Ryan Gosling surrounded by Toronto media outside of the Ryerson Theatre during TIFF 2011. (Trung Ho)
[L]et me begin with a disclaimer: I’m not a celebrity stalker. In fact, I’ve never even met a famous person. Once at a cast party I encountered the lady from that Ikea commercial –you know, the one who yells “Start the car!” –but seriously, that’s close as I’ve come.
In recent weeks, as the city’s geared up for TIFF, just about every newspaper has run their slew of annual “How to meet the stars” stories. I’ve scarcely paid attention.
For the most part, I side with the mass of angry, bored bloggers: of course celebrity culture is frivolous. Of course “hunting” celebrities, as far as pastimes go, is ridiculous.
Celebrity hunting can be problematic. It reduces human stars to pieces of popular culture to be shared among fans, and diminishes their privacy and agency.
Undeniably, there are more constructive ways to spend time –walking your dog, cleaning the stove-top and calling your mother all come to mind –and celebrity culture can distract from deeper, more pressing and consequential issues.
And of course, if it descends into disorder-like conduct, celebrity hunting can’t be condoned (used- tissue-buying and genuine stalking are so not fair game).
Even stars themselves have spoken against it. Actor Joseph Gordon-Levitt sparked discussion in July, when he presented an obvious anti-celebrity culture stance in an interview with GQ.
Gordon-Levitt expressed his discomfort with the idea that Americans fawn over celebrities, saying he didn’t believe that stars should be elevated in importance over others. He referred to celebrity idolizing as “degrading” to non-famous individuals.
The actor has been known to refuse speaking with fans and signing autographs as a boycott against the celebrity-worship attitude.
For the most part, I agree with him.
Still, a part of me empathizes with the hoards that will inevitably crowd doorways and block sidewalks when TIFF rolls in this week.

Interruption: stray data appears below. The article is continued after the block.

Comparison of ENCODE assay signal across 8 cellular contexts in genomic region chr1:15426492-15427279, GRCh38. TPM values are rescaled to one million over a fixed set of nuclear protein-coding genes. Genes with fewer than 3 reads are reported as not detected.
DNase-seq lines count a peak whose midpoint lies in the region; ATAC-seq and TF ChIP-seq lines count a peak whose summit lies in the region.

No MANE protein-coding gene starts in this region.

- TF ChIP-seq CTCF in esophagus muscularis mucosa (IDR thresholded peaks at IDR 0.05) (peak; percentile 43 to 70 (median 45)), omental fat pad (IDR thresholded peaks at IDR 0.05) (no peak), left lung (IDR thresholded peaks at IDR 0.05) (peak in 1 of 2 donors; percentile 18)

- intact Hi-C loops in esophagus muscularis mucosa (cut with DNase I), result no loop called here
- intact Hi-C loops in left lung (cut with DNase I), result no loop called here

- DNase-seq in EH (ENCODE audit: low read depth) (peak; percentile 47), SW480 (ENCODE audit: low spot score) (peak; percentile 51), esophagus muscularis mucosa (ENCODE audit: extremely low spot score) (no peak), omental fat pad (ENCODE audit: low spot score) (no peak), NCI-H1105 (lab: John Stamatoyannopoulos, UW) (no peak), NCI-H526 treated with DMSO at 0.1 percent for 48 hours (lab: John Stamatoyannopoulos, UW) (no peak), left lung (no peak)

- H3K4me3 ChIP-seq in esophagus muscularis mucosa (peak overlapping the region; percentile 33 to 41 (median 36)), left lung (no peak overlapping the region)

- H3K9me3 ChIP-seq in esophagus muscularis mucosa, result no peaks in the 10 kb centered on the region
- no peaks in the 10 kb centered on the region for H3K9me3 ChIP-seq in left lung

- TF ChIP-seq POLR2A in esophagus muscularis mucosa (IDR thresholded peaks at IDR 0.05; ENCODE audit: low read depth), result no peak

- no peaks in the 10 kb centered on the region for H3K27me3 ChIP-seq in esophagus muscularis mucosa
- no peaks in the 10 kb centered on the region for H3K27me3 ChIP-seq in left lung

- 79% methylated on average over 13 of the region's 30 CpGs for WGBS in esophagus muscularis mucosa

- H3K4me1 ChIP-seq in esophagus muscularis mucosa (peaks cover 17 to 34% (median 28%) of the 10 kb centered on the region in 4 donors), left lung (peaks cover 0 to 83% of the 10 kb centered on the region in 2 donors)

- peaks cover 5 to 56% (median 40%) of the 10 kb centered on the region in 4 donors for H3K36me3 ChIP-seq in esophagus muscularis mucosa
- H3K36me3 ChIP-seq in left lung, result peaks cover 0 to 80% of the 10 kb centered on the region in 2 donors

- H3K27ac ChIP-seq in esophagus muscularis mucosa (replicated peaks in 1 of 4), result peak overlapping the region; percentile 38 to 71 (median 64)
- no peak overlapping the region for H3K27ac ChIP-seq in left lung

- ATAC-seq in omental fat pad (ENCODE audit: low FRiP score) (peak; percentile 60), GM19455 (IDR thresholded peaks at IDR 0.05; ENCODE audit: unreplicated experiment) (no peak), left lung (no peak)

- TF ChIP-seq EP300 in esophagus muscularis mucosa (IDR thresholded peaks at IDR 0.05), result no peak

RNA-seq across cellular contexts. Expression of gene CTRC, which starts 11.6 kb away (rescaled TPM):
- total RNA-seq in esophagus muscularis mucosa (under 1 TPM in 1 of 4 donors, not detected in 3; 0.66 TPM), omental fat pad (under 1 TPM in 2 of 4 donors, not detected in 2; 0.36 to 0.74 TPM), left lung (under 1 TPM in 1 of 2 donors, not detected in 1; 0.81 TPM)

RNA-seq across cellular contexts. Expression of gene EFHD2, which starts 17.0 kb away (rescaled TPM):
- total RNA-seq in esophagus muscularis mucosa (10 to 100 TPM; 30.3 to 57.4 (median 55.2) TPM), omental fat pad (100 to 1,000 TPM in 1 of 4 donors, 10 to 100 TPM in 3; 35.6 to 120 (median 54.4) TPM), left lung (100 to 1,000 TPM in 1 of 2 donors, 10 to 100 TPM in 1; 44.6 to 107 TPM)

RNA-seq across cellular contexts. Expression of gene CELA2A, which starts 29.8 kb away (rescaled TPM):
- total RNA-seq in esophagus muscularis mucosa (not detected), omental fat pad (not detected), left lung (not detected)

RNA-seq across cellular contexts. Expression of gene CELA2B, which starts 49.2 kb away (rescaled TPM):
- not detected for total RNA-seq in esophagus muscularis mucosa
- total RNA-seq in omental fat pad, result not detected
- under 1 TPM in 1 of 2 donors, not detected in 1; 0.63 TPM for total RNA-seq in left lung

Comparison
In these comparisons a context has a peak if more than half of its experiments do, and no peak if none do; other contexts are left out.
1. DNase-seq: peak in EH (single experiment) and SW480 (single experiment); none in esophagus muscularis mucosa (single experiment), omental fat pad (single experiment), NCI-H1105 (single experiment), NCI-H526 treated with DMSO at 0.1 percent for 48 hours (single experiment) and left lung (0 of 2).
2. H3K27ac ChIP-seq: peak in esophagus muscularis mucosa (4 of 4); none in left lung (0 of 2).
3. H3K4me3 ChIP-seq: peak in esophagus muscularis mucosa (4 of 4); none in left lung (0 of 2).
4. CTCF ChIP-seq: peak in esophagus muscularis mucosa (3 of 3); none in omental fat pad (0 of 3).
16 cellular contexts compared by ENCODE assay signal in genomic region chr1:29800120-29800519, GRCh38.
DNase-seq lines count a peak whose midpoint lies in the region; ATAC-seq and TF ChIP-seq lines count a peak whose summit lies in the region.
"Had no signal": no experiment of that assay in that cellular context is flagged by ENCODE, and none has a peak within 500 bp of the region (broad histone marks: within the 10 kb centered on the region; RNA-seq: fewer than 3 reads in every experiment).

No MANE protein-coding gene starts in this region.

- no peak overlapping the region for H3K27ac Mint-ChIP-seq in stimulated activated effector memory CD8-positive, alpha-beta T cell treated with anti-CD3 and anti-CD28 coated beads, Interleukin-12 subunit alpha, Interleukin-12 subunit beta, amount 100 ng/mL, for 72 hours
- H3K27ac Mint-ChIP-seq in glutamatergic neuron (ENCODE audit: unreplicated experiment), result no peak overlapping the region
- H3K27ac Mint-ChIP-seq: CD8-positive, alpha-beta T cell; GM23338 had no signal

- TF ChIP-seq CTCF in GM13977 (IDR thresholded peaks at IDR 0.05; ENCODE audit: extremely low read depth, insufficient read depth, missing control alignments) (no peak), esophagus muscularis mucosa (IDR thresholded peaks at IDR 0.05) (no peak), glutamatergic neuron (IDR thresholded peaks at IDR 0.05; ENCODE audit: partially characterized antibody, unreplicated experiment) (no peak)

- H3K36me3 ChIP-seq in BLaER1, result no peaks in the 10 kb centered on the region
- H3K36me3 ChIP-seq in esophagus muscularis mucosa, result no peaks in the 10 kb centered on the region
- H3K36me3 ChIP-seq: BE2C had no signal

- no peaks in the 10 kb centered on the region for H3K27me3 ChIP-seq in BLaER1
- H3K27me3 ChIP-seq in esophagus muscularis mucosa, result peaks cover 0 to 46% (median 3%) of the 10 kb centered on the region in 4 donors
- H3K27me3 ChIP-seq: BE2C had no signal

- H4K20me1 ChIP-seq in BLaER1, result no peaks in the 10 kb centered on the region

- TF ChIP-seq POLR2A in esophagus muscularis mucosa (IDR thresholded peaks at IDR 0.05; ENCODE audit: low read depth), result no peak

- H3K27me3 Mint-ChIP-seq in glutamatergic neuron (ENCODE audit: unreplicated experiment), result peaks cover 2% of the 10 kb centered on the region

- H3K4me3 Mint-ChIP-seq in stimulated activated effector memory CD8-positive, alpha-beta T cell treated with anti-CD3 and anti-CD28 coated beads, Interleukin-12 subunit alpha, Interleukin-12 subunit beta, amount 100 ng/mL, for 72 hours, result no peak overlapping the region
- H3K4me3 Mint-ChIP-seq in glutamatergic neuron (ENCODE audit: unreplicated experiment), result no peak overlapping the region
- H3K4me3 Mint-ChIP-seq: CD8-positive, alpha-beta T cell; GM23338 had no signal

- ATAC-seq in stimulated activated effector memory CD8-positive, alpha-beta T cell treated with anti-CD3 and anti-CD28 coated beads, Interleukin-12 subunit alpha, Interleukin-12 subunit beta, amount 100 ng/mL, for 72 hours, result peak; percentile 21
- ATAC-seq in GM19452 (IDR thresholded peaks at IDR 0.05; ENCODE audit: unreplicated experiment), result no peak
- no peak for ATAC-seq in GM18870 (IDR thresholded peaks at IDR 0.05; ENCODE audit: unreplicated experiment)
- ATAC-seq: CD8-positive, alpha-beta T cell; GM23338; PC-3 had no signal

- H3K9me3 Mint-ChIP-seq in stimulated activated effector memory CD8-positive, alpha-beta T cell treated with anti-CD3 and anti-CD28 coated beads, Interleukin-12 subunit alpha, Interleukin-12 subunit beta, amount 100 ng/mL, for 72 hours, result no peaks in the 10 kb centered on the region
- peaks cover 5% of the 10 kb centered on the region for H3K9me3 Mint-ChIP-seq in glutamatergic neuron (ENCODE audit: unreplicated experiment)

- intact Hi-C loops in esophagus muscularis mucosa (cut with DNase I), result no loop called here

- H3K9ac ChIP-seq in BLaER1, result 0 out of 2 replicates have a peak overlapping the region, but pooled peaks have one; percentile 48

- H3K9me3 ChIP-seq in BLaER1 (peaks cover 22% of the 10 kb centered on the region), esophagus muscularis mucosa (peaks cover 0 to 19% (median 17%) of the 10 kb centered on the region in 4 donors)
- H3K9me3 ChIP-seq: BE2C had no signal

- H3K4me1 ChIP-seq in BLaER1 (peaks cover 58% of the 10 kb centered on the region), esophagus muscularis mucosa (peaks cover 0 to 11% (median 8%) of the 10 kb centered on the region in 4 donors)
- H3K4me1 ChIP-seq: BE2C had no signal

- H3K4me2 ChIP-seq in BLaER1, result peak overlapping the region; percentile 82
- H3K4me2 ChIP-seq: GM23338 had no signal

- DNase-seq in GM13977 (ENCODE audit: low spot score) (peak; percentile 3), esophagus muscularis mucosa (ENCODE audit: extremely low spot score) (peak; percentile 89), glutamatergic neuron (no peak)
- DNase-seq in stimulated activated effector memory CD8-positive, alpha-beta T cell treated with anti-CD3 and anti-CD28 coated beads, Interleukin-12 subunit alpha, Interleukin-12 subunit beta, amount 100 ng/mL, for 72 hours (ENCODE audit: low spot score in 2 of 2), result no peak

Because they’ll just be doing what all of us have done in one way or another: attempting to live out a fantasy.
Celebrities have so many of the elements of perfect fantastical beings. They’re talented, seemingly financially stable and man, are some of them ever pretty. Movie stars in particular exist largely to us in the fantasy worlds of their films –spaces we use for escape and distraction. It’s not entirely shocking we obsess over them.
To find and meet a favourite celebrity is to temporarily fuse those worlds, to add a shot of fantasy into the regular reality. To me, it seems similar to playing a round of Dungeons and Dragons, or dressing up on Halloween, or doing whatever else it is you weirdos like to do. It’s a quick, temporary hit of excitement.
Oftentimes things that aren’t acceptable in the real world are okay in the fantasy one (waiting outside a restaurant to glimpse James Franco, socially acceptable. Waiting outside one to see your buddy from Soc class, not so much). And therein lies the fun. Any good fantasy or escape should blur those lines slightly.
Celebrity spotting is at best another way for to play, to step temporarily outside of the real world and experience the thrill of something fun.
Moderation and respect are obviously important. It’s unhealthy to religiously follow a celebrity, and unfair to lose sight of the fact that they merit the same space and privacy as other human beings.
Celebrity culture has little purpose. It’s shallow, sensationalized and can get a little crazy.
Still, so long as they don’t come at the expense of others, those feelings of thrill and fun are positive –and if waving to Julianne Moore is what’ll do it for you, then hey, go crazy.